Throw a snowball into the air, and there's a decent chance it will land on a newish local taproom. We boiled off the excess to bring you the best new Twin Cities breweries of 2017.
In order to qualify for this list, the brewery had to A: Open for business in 2017 and B: Be within the Minneapolis-St. Paul metro area. In all cases, we're excited to see what these young and passionate brewers do in 2018.
Lowertown's 12welve Eyes opened at the end of July. Featuring a youthful trio of co-owners and brewers in Dalton Buchta, Elliot Grosse and Josh Oestreich, 12welve Eyes' taproom is a hip, funky, and decidedly different from the industrial digs most favor.
Hiding their modest five-barrel system elsewhere in Lowertown's Pioneer Endicott building, 12welve Eyes' taproom has the vibe of an intimate, garden-level cafe, complete with local art adorning the walls. The relatively small size keeps them nimble, and the brewery had a wide variety of styles available on their 12 (natch) tap lines during our visit.
Expect everything from a summery, dry-hopped kettle sour to the cleverly named LIL bUZI VERT barleywine, and one of the better smoked porters you'll have outside of Lino Lakes.
Stepping into Utepils feels a little like walking into a secret garden on the edge of North Minneapolis. Decorated with splashes of copper and biergarten-style frescoes that are completely invisible from the road, the Bryn Mawr brewery founded by Dan Justesen is a romantic tribute to the old-world beer halls of Germany and Bohemia in a town full of sleek, modernist breweries.
The beer program, masterminded by former New Glarus and Summit brewer Eric Harper, is similarly traditional by intention. Eschewing English and American style ales entirely, Utepils produces a greatest hits album of German and Czech styles.
Their signature Czech Pils is as clean as the water from the nearby Glenwood spring, and just begs to be sipped greedily. The Copacetic kölsch is a charming riff on the quaffable Cologne classic, and the darker Alt 1848 altbier, is an exceptional reproduction of a tricky and rare recipe.
If we were giving away an award purely based on taproom aesthetics, then St. Paul's BlackStack Brewing would have run away with the top spot. Housed in a former canning factory on the western edge of Pig's Eye's industrial corridor, BlackStack's taproom is a masterclass in renovation. The gorgeous 40-foot bar is lit by the building's massive factory windows and accompanied by mid-century modern furniture and even a few plants. Plants!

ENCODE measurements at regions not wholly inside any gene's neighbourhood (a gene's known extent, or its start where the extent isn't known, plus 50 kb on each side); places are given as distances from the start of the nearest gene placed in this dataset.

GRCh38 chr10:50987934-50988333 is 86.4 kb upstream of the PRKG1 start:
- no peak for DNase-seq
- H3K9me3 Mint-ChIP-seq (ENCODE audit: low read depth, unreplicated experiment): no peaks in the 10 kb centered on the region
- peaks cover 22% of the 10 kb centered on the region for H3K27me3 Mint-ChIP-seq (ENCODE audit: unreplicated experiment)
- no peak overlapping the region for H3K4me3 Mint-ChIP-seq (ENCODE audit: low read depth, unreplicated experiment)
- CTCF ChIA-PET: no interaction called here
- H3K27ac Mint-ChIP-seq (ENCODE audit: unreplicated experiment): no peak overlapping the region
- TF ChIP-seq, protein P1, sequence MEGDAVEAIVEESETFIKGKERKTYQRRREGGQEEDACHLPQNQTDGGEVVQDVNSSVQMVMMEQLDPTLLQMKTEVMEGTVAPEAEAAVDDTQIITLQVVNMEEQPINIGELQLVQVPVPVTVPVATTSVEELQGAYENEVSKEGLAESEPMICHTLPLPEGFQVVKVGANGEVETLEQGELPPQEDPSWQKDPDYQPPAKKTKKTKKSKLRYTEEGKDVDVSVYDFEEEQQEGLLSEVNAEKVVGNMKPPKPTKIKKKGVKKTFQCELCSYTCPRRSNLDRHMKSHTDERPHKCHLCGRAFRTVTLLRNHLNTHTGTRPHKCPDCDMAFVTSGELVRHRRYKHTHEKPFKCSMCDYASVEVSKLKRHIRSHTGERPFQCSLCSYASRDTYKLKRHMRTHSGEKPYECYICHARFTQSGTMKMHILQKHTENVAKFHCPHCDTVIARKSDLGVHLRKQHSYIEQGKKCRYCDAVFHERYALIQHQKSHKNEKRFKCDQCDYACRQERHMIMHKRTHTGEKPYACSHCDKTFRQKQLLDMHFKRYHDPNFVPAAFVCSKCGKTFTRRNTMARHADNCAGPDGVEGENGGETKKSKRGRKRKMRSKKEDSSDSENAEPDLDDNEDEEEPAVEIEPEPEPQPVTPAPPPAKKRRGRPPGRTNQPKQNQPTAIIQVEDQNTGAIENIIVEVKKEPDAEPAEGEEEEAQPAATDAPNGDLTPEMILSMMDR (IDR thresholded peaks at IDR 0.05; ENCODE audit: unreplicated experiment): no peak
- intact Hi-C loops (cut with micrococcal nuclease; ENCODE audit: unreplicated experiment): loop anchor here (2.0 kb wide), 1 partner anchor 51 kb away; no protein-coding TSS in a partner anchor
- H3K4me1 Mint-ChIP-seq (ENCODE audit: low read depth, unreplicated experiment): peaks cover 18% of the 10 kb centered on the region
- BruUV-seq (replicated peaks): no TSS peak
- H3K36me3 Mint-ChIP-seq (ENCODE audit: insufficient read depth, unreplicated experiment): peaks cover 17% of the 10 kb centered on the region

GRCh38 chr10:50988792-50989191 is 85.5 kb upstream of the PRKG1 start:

Brewing is headed up by Town Hall and Excelsior alum Bob DuVernois, with assistance from Murphy Johnson, eldest son of BlackStack owner Scott Johnson.
While the tap list features a handful of more subtle flavors like the Ratify! wit or the occasionally coffee-infused Spare Parts dark lager, BlackStack's calling card is the delightfully juicy Local 755 New England IPA.
Arriving right on time for St. Anthony/Beltrami's transformation from post-industrial to pre-yuppie, HeadFlyer is located just north of the main Hennepin Avenue Nordeast drag. The taproom is an austere, modernist affair with tasteful dabs of neon, and shares the recently renovated Miller Textile Building with Five Watt Coffee and Mission Manor Escape Room.
In contrast to the sleek surroundings, co-owner and head brewer Neil Miller's tap list is warm and inviting, and shows more than a little bit of his homebrewer DNA. Unmoored from any major stylistic theme, HeadFlyer's beer program is drinkable and sensible, anchored by their stellar New England-style IPA It Was All a Dream.
Other fun notables include Goblin System, a Belgian IPA with a funky nose reminiscent of Boom Island's excellent Thoprock, and Wicked Jump Shots, a juicy pale ale that could give Surly's Extra Citra a black eye or two. Miller also reserves a handle for HeadFlyer's limited-run Beyond the Door series, which was a Raspberry Cocoa Stout during our latest visit.
Rookie of the Year: Barrel Theory Beer Company
Barrel Theory arrived to a deafening buzz of hype thanks to head brewer Tim Johnson and founder Brett Splinter's Surly Brewing pedigree. They're already producing stellar beer, but haven't deployed their secret weapon: A beer-aging cellar, just below the taproom, with space for roughly 150 barrels. Experiments in whiskey, wine or other spirit aging processes take time, but luckily, Barrel Theory's quicker-turn stuff is doing just fine.
The Lowertown newcomer's Rain Drops NEIPA is an immediate classic, just like the Migos song that it references. Fragrant, juicy, and as cloudy as a glass of Sunny D, Rain Drops is already in the upper echelons of locally produced IPAs.
Barrel Theory's tap list leans heavily on the hops, but Johnson also has been toying with a variety of truly delightful kettle sours, such as the berry-infused Purple Lamborghini berliner weisse, and even a few excellent stouts.
We would be remiss if we didn't give a respectful nod to Pryes Brewing Company, who opened a new taproom and expanded their selection this year but were a TKO thanks to their 3-year head start.
Following the same model that launched Central Avenue sourmeiseters Fair State, Broken ClockBrewing Collective opened their Northeast taproom for limited hours this year.
Finally, lovers of old world beers and history shouldn't miss Waldmann Brewing, a period-accurate recreation of a pre-Civil War era lager saloon, just off St. Paul's West 7th drag.